), was a landmark United States Supreme Court case based on the First Amendment to the U.S. Constitution. It held that government cannot punish inflammatory speech unless it is directed to inciting and likely to incite imminent lawless action
Wesberry v Sanders
) was a U.S. Supreme Court case involving U.S. Congressional districts in the state of Georgia. The Court issued its ruling on February 17, 1964. This decision requires each state to draw its U.S. Congressional districts so that they are approximately equal in population.
Lemon v Kurtzman
was a case in which the Supreme Court of the United States ruled that Pennsylvania's 1968 Nonpublic Elementary and Secondary Education Act, which allowed the state Superintendent of Public Instruction to reimburse nonpublic schools (most of which were Catholic) for the salaries of teachers who taught secular material in these nonpublic schools, secular textbooks and secular instructional materials, violated the Establishment Clause of the First Amendment. The decision also upheld a decision of the First Circuit, which had struck down the Rhode Island Salary Supplement Act providing state funds to supplement salaries at nonpublic elementary schools by 15%. As in Pennsylvania, most of these funds were spent on Catholic schools.
Everson v NJ
was a landmark decision of the United States Supreme Court which applied the religion clauses in the country's Bill of Rights to state as well as federal law. Prior to this decision the words, "Congress shall make no law respecting an establishment of religion, or prohibiting the free exercise thereof,"[3] imposed limits on the federal government, while many states continued to grant certain religious denominations legislative or effective privileges.[4] This was the first Supreme Court case incorporating the Establishment Clause of the First Amendment as binding upon the states through the Due Process Clause of the Fourteenth Amendment. The decision in Everson marked a turning point in the interpretation and application of disestablishment law in the modern era.[5]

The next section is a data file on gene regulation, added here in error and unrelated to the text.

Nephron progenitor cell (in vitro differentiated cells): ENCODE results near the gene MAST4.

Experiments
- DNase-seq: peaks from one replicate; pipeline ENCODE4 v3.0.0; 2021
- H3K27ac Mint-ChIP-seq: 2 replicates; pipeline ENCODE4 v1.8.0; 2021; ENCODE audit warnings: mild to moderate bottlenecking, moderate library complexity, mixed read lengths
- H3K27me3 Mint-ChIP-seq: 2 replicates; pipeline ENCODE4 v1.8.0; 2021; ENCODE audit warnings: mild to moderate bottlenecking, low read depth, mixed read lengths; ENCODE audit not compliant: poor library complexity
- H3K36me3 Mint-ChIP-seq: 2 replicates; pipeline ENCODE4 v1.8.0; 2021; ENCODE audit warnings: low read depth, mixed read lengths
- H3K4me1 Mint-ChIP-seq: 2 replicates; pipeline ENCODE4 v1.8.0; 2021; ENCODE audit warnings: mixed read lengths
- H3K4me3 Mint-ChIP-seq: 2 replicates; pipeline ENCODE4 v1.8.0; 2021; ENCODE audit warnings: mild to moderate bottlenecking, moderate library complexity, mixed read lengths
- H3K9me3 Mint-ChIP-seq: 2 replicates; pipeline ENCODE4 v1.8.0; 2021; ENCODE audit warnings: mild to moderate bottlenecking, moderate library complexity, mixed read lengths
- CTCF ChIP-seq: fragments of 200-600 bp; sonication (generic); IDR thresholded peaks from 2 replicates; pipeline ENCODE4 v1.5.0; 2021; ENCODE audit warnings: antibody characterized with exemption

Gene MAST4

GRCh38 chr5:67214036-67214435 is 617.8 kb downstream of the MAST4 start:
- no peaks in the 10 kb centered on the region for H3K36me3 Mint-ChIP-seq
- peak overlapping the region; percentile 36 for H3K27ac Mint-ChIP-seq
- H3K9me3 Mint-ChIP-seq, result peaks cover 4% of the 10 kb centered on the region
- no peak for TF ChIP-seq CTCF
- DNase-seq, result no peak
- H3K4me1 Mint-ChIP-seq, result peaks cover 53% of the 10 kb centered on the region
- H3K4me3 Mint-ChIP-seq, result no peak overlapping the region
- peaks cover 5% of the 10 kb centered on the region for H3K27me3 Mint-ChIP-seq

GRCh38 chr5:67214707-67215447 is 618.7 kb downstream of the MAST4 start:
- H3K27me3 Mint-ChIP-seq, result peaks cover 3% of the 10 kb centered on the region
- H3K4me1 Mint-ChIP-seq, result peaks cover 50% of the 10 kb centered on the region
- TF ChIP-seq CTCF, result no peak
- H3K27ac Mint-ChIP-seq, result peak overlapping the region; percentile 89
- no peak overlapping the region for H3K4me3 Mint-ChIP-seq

Puerto Rico v Branstad
was a case decided by the Supreme Court of the United States that ruled unanimously that Federal Courts have the power to enforce extraditions based on the Extradition Clause of Article Four of the United States Constitution. The decision overruled a prior decision in Kentucky v. Dennison, 24 How. 66 (1861), which had rendered federal courts powerless to order Governors of the different States to fulfill their obligations under the Extradition Clause.
Roth v US
was a landmark case before the United States Supreme Court which redefined the Constitutional test for determining what constitutes obscene material unprotected by the First Amendment.
Miranda v Arizona
was a landmark 5-4 decision of the United States Supreme Court. The Court held that both inculpatory and exculpatory statements made in response to interrogation by a defendant in police custody will be admissible at trial only if the prosecution can show that the defendant was informed of the right to consult with an attorney before and during questioning and of the right against self-incrimination prior to questioning by police, and that the defendant not only understood these rights, but voluntarily waived them
Schenck v US